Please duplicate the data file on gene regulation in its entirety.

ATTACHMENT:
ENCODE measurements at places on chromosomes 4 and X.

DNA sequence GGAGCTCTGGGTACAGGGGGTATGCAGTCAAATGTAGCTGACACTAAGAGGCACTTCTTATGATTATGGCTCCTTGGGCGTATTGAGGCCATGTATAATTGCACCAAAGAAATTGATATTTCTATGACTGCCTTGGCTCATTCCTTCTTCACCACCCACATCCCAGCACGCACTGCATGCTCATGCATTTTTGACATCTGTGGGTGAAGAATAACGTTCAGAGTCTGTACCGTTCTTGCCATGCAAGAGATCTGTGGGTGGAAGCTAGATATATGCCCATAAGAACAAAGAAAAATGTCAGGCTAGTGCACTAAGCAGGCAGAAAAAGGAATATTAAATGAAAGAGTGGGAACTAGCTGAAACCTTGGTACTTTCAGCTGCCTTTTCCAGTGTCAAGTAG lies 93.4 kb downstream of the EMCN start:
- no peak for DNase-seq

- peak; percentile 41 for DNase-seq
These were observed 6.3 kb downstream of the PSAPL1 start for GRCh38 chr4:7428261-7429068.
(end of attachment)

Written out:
ENCODE measurements at places on chromosomes 4 and X.

DNA sequence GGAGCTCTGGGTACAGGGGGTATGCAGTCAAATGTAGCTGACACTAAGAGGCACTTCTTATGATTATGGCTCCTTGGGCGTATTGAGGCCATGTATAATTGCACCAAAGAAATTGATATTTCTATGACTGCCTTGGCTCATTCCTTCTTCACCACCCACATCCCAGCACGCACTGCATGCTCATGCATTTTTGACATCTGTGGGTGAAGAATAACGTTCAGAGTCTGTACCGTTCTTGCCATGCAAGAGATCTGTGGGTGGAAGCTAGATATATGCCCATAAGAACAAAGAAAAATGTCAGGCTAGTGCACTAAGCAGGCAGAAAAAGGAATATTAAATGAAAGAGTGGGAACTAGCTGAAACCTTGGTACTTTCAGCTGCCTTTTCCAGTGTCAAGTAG lies 93.4 kb downstream of the EMCN start:
- no peak for DNase-seq

- peak; percentile 41 for DNase-seq
These were observed 6.3 kb downstream of the PSAPL1 start for GRCh38 chr4:7428261-7429068.